Admittedly, I did attend a summer camp once that was sponsored by a Christian group. It was for the benefit of needy children as a way for kids to get outside and have a nice couple of weeks during summer. The price was right, so my mom sent my sister and I off to this place. I couldn't stand the religious stuff, so I avoided the counselors around the campfires and anywhere else I could get away from them. I enjoyed the hiking, the camping, and the crafts, but diligently avoided dealing with their ulterior motive for bringing us all there: to enlighten us about God. I got trapped twice into listening to a thirty-minute Bible reading. On the second of those occasions I had a horrible nightmare about Satan. I immediately blamed it on the Christian camp counselors, for reading scary stories out of the Bible to us kids. I'm satisfied that one dream was influenced by environmental ambiance, but take note there was nothing subtle about it. It wasn't like subliminal advertising in a Coca-cola advertisement. They were sitting right in front of us reading directly from the Bible. That is the only truly overt example I have. Some aspects of that dream were very peculiar, but I'll save that for later.

In 2005 I had a dream that I call "The Book." The Book dream did not reference a Bible or even God directly, but I saw a book written by the most powerful author of all creation. I saw his words become things as they spilled out of the book and became the entire history of the cosmos. That is the dream that made me decide to go to church and start exploring these religious dreams further. I was almost 40 years old when I had that dream, but the religious dreams started much earlier than that. The camp incident was age 10, a dream of angels and heaven came to me at 16 or 17, I first saw God in a dream when I was about 24, and I'd seen Jesus in a few dreams a year before that. And they have continued to appear regularly ever since.

Some time before I first went to church for the purpose of exploring the possibility that my dreams might have some legitimate connection to theological ideas, I had come to the conclusion that God had to exist. However, I thought of God as existing well outside of any known religion. The idea of an inerrant Bible made no sense to me, nor did I agree with the notion that any one religion was necessary and excluded all others. Because of those two assumptions, I never explored any religion at all until I had that dream in 2005 at the age of 40.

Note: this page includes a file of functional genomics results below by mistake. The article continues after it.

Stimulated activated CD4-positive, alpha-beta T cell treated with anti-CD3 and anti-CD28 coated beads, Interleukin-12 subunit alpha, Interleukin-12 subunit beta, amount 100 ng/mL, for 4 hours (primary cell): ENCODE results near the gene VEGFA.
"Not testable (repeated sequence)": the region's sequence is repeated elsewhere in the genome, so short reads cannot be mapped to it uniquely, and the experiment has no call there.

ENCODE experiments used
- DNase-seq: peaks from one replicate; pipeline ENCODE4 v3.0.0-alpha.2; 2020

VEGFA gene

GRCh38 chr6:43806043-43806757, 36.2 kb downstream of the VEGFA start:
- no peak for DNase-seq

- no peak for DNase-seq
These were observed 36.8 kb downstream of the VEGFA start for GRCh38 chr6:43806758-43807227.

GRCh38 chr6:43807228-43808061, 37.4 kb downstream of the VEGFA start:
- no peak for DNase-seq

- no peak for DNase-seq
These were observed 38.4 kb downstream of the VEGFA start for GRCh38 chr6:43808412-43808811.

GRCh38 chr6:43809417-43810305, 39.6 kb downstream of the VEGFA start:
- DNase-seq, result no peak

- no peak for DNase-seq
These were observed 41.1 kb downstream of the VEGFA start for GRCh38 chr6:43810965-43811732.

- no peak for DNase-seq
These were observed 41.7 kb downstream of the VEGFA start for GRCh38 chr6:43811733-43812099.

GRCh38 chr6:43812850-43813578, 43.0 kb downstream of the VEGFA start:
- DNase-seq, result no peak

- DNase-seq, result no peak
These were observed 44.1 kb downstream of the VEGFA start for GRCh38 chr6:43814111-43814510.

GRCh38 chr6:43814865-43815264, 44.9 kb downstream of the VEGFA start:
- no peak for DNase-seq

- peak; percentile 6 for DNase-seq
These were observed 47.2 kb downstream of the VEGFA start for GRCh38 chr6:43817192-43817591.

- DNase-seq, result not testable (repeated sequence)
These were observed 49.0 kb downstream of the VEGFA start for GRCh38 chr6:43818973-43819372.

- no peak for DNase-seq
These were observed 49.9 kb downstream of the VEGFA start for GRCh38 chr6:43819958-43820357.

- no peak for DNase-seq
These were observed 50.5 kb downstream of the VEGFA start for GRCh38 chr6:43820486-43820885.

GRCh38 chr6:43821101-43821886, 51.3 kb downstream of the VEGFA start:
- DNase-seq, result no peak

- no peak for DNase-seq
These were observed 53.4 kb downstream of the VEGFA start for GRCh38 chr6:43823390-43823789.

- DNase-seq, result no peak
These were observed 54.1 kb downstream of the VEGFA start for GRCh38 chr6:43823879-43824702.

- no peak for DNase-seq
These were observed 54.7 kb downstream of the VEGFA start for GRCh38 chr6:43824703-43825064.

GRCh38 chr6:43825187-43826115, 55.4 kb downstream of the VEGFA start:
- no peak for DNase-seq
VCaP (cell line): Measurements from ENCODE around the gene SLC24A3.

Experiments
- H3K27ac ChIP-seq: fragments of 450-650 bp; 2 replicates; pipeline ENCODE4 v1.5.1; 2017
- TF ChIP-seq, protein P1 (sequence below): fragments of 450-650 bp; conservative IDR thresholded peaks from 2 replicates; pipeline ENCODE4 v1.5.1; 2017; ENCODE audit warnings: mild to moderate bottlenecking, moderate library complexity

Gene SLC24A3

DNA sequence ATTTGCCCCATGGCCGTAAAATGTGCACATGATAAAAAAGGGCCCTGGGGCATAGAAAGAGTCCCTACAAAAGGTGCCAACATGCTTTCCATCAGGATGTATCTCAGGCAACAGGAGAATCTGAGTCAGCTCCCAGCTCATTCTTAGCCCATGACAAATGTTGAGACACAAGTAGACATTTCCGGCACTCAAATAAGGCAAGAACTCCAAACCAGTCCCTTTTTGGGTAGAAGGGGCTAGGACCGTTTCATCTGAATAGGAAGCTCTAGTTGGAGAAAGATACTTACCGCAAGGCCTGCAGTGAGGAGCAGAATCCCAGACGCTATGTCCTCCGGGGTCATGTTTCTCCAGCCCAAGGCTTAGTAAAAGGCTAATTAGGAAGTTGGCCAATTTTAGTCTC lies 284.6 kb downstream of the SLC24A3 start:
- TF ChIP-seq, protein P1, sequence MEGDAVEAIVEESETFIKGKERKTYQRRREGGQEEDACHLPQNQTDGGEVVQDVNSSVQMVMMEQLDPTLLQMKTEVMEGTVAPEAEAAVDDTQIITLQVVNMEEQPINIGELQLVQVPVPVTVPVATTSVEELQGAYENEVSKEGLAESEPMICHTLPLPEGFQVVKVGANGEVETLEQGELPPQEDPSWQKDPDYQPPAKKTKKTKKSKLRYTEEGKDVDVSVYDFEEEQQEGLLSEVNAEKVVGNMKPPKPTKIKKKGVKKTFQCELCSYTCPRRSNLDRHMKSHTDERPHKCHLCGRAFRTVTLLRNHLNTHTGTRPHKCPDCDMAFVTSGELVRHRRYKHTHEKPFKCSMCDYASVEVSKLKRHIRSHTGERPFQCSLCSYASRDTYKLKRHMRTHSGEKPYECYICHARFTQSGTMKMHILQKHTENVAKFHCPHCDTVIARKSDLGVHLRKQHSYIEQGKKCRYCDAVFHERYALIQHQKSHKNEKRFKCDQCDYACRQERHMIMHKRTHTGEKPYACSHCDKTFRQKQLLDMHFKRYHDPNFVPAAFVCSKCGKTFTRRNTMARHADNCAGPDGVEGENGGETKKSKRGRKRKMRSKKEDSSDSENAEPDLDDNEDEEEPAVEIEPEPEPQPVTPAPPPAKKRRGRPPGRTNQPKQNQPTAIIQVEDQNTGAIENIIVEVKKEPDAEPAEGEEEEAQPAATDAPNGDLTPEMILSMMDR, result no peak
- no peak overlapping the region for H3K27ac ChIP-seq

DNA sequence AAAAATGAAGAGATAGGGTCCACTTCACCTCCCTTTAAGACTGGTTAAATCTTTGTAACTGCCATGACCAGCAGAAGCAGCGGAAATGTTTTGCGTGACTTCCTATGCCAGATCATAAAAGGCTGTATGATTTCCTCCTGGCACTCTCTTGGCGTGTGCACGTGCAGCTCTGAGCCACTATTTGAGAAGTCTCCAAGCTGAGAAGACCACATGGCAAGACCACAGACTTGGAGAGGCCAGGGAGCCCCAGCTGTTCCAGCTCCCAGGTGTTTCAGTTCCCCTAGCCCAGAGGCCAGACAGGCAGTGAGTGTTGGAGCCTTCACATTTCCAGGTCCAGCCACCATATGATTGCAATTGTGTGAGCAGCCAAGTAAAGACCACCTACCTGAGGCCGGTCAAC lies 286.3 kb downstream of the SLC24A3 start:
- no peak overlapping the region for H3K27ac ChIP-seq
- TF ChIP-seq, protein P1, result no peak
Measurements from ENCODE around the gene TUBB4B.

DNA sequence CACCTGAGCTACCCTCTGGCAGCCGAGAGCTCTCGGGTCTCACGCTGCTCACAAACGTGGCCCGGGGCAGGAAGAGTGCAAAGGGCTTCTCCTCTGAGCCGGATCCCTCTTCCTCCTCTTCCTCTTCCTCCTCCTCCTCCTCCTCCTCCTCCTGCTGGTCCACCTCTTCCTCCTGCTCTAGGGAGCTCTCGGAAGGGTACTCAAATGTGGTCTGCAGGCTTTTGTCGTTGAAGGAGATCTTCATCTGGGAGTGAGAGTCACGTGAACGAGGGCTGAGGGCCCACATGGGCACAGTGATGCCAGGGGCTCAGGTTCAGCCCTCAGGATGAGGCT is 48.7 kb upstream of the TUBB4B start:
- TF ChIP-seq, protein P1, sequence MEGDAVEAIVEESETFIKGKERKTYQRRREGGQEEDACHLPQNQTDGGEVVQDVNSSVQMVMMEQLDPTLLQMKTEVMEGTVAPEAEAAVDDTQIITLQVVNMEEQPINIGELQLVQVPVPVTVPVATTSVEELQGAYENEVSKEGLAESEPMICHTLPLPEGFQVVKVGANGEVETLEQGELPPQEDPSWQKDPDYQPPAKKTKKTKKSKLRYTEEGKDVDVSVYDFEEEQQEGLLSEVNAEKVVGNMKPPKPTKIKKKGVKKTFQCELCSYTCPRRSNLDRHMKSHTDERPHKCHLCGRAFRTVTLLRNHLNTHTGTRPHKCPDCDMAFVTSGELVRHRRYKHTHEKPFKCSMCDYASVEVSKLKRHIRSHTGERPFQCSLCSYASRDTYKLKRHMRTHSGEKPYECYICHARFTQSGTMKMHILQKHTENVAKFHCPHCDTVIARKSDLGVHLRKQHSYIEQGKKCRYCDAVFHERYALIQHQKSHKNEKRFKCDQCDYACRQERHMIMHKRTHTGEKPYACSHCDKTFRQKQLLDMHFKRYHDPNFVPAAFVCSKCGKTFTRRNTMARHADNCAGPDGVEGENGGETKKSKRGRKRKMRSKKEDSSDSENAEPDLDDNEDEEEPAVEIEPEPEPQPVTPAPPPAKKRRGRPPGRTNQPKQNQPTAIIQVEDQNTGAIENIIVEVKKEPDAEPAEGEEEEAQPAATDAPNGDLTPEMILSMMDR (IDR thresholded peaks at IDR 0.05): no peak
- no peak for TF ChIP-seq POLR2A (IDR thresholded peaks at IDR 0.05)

When I did start looking, I was amazed by the large number of parallels I found in the Torah and NT, though primarily the Torah. This is why I went to a Messianic church, because of their emphasis on the Torah. Also, I found that many of the things in my dreams were seriously in conflict with major portions of Christian doctrine. It is because of these differences that my dreams cannot be considered a representation of Christian doctrine or thought, even if I do think they are consistent with the Torah origins of Christianity.

According to my dreams, (and numerous studies by Ian Stevenson) reincarnation is a fact. This means that spirits do not sleep in Abraham's bosom until judgment day, and also that spirits who are not "with Abraham" are not necessarily evil as a consequence. This also creates questions about the validity of one religion being superior to all others. If a Christian can be reborn as Jewish, Buddhist, or something else--and vice versa--then it casts some doubt on the validity of death bed conversions. I see Jesus and God in my dreams, and on one occasion, together. They are not the same being, but distinctly separate. Not only that, but the difference between the two is like a candle to the sun, even if that candle is like a sun in comparison to the majority of humanity (and that is how it is.) Thus, I cannot accept the Holy Trinity, another cherished principle of many Christian denominations. There are many other things, all of which puts me well outside the confines of any given church, yet I am at the same time deeply sympathetic for people who at least try to understand God and their obligations to him by going to church.

What this means is that I will speak favorably about religion even though I am aware of at least some of its errors. This does not make me a spokesman for any religion because I plainly do not speak for them. Ultimately, the only thing that matters is that God is real and we should do our best to satisfy our obligations to him, all of which are benevolent in nature.